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Threats to the Conservation of the Last Wild Places in Our National Forests

Attempts to undermine a popular and balanced policy now threaten the last, scarce, wild areas in America's National Forests

After the most extensive public rulemaking ever, encompassing more than 600 public hearings and 1.6 million comments, the U.S. Forest Service issued the Roadless Area Conservation Policy on January 5, 2001. The Roadless Area Conservation Policy protects the last remaining wild National Forest lands from road construction and most logging, except when needed to restore ecological integrity, protect habitat for endangered species, or reduce threats of catastrophic wildfire.

While protecting 30 percent of our National Forest lands without erecting a single "no-trespassing" sign, the new policy allows more than half of the nation's National Forests to remain open to drilling, mining, and logging.

Even though this balanced conservation plan is now the law of the land, it faces attacks from three distinct sources. Equally troubling is that at least two of these challenges can be used to quietly undo the rule with little or no public involvement.

  1. Congress

    1. Congressional Review Act/CRA Opponents of a balanced approach to managing National Forests have said they intend to try to overturn the Roadless Area Conservation Policy under provisions of the Congressional Review Act (CRA). The CRA was passed in 1996, during a broad effort to roll back environmental, health, and safety regulations. Under the CRA, Congress can overturn a major regulatory rule by simple majority in both houses, but must do so within 60 legislative days after the rule takes effect. (The CRA is sometimes incorrectly referred to as the Small Business Regulatory Enforcement Fairness Act, or SBREFA)

    2. Budget As part of either its budget process or energy legislation, Congress could choose to assume new revenues from increased oil and natural gas exploration on federal lands now protected by the new Forest Service policy. This would result in a de facto reversal of all or part of the policy, with no public input or opportunity for a clear vote on an important issue. This could occur even though it would normally take 10 years to produce fuel, and despite estimates by the U.S. Department of Energy of a 95 percent chance that no more than a two-month supply of natural gas for the nation could be recovered from these lands.

    3. Appropriations There is nothing to stop a member of Congress from inserting a rider in the annual appropriations bill for the U.S. Forest Service, exempting one or more National Forests from inclusion in the roadless policy, on whatever grounds they choose to articulate. Last year, Senator Judd Gregg (R-N.H.) proposed to exempt the White Mountain National Forest from the roadless policy using exactly this process. He was dissuaded from doing this by a veto threat from the Clinton administration. This year, last-minute, closed-door compromises over appropriations bills could endanger the wild forest conservation policy.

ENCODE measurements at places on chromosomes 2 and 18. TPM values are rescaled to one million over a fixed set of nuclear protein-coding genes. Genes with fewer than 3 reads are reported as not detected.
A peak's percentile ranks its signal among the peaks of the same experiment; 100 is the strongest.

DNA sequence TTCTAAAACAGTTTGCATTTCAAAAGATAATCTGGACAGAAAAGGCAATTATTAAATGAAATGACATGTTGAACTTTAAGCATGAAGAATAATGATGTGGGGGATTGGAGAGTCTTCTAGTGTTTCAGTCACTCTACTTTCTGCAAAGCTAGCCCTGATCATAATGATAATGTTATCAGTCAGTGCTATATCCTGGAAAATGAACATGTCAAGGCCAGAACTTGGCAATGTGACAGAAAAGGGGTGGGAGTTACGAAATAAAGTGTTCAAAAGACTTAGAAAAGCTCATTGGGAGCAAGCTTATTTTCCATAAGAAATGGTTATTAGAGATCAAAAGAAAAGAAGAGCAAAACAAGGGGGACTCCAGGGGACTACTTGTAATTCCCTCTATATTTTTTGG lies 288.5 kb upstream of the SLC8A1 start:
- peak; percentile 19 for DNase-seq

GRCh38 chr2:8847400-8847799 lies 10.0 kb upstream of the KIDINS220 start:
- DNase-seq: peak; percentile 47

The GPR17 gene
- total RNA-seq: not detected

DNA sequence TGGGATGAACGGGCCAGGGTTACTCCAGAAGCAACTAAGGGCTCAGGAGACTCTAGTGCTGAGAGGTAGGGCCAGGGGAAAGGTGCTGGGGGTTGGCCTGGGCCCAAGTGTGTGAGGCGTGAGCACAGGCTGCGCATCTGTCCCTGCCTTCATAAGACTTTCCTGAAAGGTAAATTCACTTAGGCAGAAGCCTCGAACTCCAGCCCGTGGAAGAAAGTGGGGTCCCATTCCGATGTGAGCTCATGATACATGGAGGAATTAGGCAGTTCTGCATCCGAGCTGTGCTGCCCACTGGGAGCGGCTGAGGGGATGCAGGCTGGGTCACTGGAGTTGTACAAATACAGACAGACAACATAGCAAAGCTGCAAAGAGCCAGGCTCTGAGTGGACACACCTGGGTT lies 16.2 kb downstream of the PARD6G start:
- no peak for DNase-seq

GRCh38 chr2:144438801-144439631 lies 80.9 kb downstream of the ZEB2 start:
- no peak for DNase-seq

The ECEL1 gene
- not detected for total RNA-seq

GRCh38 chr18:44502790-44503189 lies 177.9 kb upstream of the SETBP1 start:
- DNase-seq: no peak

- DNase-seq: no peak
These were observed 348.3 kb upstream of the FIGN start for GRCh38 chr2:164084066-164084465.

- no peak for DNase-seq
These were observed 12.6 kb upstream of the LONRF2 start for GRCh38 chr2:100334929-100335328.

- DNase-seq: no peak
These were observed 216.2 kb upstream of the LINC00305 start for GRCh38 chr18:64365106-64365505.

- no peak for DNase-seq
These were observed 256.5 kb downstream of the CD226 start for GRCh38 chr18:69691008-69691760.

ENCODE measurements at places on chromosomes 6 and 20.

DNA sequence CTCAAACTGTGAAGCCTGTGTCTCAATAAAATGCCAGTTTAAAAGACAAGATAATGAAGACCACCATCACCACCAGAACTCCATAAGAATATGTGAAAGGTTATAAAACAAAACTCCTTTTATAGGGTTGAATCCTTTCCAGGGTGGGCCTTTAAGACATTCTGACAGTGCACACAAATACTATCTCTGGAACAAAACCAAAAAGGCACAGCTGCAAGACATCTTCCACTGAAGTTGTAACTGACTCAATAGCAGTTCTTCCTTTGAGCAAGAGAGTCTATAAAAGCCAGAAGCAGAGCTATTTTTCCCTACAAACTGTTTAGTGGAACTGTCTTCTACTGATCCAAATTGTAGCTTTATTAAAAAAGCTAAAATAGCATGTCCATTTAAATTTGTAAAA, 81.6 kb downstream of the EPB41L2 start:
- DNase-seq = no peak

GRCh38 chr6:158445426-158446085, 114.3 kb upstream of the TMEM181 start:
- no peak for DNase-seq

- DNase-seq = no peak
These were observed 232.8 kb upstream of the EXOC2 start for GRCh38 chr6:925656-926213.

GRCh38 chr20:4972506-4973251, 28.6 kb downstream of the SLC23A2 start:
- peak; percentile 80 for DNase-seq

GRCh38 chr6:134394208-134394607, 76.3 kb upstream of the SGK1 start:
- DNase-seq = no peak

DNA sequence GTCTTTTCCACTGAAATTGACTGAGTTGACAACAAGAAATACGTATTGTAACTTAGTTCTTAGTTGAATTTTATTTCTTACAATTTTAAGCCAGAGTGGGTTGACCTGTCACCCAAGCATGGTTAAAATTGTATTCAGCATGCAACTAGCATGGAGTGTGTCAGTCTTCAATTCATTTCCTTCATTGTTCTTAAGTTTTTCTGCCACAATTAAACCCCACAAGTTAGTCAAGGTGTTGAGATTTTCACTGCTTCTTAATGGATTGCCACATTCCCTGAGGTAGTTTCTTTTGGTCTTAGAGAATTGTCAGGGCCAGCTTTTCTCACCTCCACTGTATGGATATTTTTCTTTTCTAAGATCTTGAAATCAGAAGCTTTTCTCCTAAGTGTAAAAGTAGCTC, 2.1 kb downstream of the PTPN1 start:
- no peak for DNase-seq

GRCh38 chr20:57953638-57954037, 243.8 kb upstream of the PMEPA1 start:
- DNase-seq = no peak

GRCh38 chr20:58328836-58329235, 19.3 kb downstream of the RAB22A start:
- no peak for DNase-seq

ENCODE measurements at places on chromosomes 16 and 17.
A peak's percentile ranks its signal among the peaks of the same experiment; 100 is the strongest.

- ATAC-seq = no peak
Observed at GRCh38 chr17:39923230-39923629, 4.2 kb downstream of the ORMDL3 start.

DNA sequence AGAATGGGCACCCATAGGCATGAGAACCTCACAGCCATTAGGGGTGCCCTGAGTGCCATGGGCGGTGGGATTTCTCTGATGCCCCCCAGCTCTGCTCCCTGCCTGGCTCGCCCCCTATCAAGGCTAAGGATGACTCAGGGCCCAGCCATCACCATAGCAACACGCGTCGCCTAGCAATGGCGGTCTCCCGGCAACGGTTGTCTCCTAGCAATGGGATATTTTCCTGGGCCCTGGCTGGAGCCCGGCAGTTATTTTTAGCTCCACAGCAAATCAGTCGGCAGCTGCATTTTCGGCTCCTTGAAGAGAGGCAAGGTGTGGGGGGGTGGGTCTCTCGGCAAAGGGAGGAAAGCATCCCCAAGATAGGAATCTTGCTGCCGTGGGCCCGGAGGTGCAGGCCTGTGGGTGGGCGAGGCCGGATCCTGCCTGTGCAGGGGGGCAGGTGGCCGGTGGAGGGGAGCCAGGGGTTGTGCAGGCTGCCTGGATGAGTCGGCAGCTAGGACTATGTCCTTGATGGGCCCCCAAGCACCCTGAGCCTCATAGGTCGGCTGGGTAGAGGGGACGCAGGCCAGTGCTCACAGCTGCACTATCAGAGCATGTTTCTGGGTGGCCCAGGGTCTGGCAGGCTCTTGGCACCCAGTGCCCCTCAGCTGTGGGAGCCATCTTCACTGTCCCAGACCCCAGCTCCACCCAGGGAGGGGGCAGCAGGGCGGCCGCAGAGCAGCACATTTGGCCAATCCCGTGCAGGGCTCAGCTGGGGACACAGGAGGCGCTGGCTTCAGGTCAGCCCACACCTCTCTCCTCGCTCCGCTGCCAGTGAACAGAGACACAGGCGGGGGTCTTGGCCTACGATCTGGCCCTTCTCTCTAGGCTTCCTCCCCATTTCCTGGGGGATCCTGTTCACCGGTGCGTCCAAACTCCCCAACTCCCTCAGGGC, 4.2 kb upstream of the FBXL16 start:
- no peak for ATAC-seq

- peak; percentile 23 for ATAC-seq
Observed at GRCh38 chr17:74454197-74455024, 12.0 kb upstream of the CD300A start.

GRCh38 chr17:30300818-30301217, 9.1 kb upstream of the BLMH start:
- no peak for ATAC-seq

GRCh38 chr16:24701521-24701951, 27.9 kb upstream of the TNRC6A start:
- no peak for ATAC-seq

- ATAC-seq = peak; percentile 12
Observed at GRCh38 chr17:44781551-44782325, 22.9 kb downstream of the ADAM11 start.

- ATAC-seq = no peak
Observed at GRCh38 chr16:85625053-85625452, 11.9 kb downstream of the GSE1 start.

2. Courts

    Lawsuits challenging all or part of the rule have been filed by conservative property rights groups, several timber companies, and the governors of Alaska and Idaho, who oppose the rule in support of timber interests in their states.

    Lawsuits challenging the policy have been filed by:

    • The Boise Cascade Corp., a top purchaser of timber from National Forests;
    • The Mountain States Legal Foundation, a conservative property-rights group;
    • The Blue Ribbon Coalition, an organization that advocates off-road vehicle usage, which is challenging the new Forest Service rule even though it does not restrict such activity; and
    • The state of Idaho and its governor, two Idaho counties, and the governor of Alaska.

    In any one of these lawsuits, the Roadless Area Conservation Policy could be undone by a settlement in which Attorney General John Ashcroft and the Justice Department, away from public scrutiny, sabotage the rule by burying it in the legal limbo of indefinite review and impact studies. Meanwhile, wild National Forest lands could be open to logging, mining, and drilling.

  3. Administration

    The administration has put the policy on hold for 60 days, in addition to the regular 60-day implementation period for federal policy. Further delays could allow those pursuing action through the courts and Congress more time to marshal their forces to overturn this balanced approach to conserving our last remaining wild National Forest lands.

Copyright 1998-2001 Heritage Forests Campaign. All Rights Reserved.